24 Question 1d iii) the difficulties for governments in conducting fiscal and monetary policy? Illustrate your answer to this question with reference to your answers to i) and ii). The problems for the government are that in applying these policies they will not get the same effect on consumption and therefore aggregate demand from temporary changes in G, T, the money supply or interest rates. Households will simply spread the benefit over the remaining years of expected life. The marginal propensity to consume is therefore much lower in the short run for temporary changes in income as is the value of the multiplier which depends upon the size of the MPC. To close a deflationary gap, for example, would require bigger adjustments in government spending. In referring to the earlier answers students could use a change in income due to a change in government policy giving, say, a one-off rise in income of £1,000. They would then recalculate the new permanent income and consumption. From this they can show the marginal propensity to consume out of the change in income, which will be relatively low.

25 Question 1e) Briefly explain, using appropriate economic analysis, whether or not you think the marginal propensity to consume of rich households is the same as that of poor households. In the simple Keynesian consumption function, the marginal propensity to consume is often presented as constant. In this case, the marginal propensity to consume of all households is the same. This does not have to be the case, however. As income rises the marginal utility of consumption of rich households could be expected to fall, a lesson learned from microeconomics. Rich households might as a result be less likely to consume changes in income than poor households. Poor households, in contrast, would have many more consumption possibilities when income increased and so a higher marginal propensity to consume. Also, rich households might be more prepared to save when income increases. Under the permanent income hypothesis where transitory shocks to income are thought to be positive for this group and lead to current income exceeding permanent income, the marginal propensity to save out of income from these positive transitory shocks is like to be high. Poor households on the other hand face the opposite situation of negative transitory shocks and would therefore be more likely to consume in the face of a transitory fall in income. Their marginal propensity to consume would, therefore, be higher. On the other hand, the permanent income hypothesis suggests that the average propensity to consume of all households tends in the long run to be the same. It does not decline with income as the Keynesian consumption function suggests. This result was the basis for the Lorenz paradox, which could be mentioned here. A constant average propensity to consume would imply the same marginal propensity to consume for all households.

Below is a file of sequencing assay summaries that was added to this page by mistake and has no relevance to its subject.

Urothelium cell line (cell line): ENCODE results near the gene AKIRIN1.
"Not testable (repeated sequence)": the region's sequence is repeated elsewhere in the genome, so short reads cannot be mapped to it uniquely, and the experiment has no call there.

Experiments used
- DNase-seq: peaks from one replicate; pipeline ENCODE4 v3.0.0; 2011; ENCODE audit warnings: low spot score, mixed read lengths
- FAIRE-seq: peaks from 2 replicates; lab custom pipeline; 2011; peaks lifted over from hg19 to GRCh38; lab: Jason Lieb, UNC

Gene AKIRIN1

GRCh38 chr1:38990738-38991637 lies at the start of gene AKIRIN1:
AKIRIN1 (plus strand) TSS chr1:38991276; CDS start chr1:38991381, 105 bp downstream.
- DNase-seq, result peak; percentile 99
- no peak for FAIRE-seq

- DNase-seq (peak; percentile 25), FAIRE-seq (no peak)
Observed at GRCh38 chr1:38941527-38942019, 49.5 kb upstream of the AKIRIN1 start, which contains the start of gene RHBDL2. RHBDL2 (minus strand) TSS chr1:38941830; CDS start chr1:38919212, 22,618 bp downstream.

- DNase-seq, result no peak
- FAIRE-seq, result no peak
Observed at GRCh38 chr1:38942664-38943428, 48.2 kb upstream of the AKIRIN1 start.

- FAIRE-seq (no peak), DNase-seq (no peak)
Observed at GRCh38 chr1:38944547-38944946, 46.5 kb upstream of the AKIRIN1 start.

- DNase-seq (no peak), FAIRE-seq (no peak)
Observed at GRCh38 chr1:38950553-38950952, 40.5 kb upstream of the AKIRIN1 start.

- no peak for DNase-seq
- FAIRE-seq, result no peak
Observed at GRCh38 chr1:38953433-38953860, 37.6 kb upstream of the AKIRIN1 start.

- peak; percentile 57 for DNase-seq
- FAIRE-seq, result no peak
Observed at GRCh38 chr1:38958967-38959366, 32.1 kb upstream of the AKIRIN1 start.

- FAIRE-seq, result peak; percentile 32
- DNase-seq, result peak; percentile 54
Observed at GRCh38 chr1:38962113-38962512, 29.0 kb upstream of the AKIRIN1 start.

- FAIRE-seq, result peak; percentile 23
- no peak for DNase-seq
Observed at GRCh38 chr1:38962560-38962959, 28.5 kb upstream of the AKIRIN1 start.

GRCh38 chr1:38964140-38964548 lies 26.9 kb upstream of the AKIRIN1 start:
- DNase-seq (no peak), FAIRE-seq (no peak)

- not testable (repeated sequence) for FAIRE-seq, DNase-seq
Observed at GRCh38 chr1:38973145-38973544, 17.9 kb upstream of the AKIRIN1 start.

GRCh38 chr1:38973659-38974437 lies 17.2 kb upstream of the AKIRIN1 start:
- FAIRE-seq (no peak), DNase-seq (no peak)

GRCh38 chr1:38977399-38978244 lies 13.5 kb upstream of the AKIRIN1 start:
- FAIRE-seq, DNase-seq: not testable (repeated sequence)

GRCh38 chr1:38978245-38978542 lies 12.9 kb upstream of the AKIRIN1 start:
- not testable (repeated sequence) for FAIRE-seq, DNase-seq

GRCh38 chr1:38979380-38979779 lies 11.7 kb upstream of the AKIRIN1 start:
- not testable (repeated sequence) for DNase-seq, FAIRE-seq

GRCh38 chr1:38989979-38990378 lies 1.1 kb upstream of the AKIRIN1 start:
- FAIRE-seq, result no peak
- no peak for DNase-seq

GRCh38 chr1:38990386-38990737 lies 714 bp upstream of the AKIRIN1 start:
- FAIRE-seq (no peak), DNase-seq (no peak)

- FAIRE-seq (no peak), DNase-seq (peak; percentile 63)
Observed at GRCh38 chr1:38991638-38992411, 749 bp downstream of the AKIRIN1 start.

26 Question 2a) Show, using appropriate diagrams, what would you expect to be the effect of a rise in interest rates on: i)the level of investment by firms in an economy identify the marginal efficiency of capital or investment schedule.

27 Question 2a) Show, using appropriate diagrams, what would you expect to be the effect of a rise in interest rates on: ii)the demand for bank loans provide the demand curve for bank loans

28 Question 2a) Show, using appropriate diagrams, what would you expect to be the effect of a rise in interest rates on: iii)the demand for money? the liquidity preference curve is required.

29 Question 2b) A firm expects the revenues each year from investing in a new machine to be as follows: Year ,000 25,00025,00015,000 At the end of year 4 the machine will be scrapped. The cost of the machine today is £78,000. The firm uses a discount rate of 4%. Explain why you think the firm should or should not buy the machine. At a discount rate of 4% the present values are: YearPresent Value 120,000/1.04 = £19, ,000/ = £23, ,000/ = £22, ,000/ = £12, The sum of these present values is £77, This means that on a cost-benefit basis the firm would not buy the machine.

30 Question 2b) A firm expects the revenues each year from investing in a new machine to be as follows: Year ,000 25,00025,00015,000 At the end of year 4 the machine will be scrapped. Does your decision change if interest rates fall and the discount rate is now 3%? At a discount rate of 3% the present values become: YearPresent Value 120,000/1.03 = £19, ,000/ = £23, ,000/ = £22, ,000/ = £13, The sum of these present values is £79, This means that the firm would now buy the machine.